Why Chernobyl will take 3,000 years to recover
Marlene Breverman stashed this in Chernobyl
A power surge during a reactor test led to an explosion of Unit 4 on April 26, 1986 and subsequent fires throughout the plant. Approximately 150,000 square kilometers of land between Belarus, Ukraine and Russia (an area larger than the state of New York) was contaminated so severely that 8 million people suffered serious land use restrictions or relocation and 5 million people still live in zones considered radioactive in 2016.
Because some of the isotopes released during a nuclear accident remain radioactive for tens of thousands of years, cleanup is the work not just of the first responders but also of their descendants and their descendants' descendants," writes Time's Eben Harrell and James Marson. "Asked when the reactor site would again become inhabitable, Ihor Gramotkin, director of the Chernobyl power plant, replies 'At least 20,000 years.'"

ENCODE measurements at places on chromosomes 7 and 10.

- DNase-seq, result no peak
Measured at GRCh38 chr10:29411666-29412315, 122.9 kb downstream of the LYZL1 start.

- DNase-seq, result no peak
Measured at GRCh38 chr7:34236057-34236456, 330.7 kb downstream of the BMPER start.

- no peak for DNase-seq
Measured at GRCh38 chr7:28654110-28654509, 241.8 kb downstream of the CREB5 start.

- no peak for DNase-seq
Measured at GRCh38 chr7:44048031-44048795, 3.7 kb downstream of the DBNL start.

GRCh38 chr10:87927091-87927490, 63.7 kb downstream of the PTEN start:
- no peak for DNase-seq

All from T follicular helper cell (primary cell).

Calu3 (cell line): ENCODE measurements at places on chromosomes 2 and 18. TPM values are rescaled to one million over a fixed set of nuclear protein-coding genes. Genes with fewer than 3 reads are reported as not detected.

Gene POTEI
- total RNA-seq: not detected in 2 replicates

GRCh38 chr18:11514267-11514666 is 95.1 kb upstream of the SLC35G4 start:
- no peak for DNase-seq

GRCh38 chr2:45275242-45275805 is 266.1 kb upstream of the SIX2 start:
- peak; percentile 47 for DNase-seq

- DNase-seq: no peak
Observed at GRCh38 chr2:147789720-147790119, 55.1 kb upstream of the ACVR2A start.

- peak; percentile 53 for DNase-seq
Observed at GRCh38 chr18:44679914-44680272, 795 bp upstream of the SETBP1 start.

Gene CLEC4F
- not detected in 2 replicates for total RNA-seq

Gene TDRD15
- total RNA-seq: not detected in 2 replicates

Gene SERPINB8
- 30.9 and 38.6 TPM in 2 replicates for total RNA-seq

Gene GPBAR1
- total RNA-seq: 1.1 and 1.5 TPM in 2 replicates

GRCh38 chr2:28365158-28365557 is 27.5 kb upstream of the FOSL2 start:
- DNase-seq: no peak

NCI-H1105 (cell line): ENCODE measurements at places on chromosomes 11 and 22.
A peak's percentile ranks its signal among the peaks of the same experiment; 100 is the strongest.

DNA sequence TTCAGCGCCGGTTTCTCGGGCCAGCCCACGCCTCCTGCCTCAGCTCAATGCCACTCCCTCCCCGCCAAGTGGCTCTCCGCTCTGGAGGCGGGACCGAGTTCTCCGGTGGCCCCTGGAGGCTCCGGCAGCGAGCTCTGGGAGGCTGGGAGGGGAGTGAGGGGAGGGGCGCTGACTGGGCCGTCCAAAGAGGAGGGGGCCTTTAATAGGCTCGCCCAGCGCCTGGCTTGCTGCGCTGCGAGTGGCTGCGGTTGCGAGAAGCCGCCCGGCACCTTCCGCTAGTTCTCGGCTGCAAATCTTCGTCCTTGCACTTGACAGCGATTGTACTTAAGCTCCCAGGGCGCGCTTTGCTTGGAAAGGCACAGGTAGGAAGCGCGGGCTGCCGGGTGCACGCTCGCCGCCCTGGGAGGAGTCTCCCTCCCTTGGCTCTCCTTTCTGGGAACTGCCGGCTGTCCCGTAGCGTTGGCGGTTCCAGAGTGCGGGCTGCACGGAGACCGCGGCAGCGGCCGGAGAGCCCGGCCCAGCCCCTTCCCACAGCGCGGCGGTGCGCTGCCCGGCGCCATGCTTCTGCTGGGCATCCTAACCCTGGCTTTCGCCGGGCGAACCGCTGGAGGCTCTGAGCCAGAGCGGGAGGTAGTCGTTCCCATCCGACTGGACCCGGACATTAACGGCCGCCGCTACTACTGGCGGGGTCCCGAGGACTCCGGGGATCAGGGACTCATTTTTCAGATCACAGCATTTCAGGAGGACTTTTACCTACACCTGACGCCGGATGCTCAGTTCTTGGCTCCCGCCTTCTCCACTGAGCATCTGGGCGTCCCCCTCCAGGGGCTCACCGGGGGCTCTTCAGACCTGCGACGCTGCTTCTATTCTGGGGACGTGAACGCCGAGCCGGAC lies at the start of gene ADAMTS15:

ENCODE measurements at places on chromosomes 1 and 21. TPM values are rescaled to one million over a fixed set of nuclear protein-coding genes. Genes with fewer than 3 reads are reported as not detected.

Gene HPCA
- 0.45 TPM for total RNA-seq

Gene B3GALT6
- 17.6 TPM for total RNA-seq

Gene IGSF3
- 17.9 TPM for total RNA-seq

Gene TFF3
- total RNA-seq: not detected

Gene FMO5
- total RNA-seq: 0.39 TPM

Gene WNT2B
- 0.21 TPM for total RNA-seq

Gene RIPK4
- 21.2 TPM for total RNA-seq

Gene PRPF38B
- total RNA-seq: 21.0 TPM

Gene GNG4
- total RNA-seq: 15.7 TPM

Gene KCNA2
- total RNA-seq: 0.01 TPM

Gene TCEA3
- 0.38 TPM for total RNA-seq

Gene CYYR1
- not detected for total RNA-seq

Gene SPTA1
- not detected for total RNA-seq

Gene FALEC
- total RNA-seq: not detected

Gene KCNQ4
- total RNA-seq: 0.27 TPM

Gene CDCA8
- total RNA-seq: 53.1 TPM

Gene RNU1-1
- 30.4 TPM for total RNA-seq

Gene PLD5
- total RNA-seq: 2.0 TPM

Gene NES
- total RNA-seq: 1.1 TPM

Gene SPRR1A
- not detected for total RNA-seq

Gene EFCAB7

20,000 years?! Really??
While the overall wildlife populations appeared strong, the team could not determine the lingering radiation's effects on individual animals. The scientists did suggest that "current levels of exposure are not limiting the distributions" of several of the surveyed species.
"We didn't find any evidence to support the idea that populations are suppressed in highly contaminated areas," said co-author James Beasley said in a University of Georgia press release. "What we did find was these animals were more likely to be found in areas of preferred habitat that have the things they need – food and water."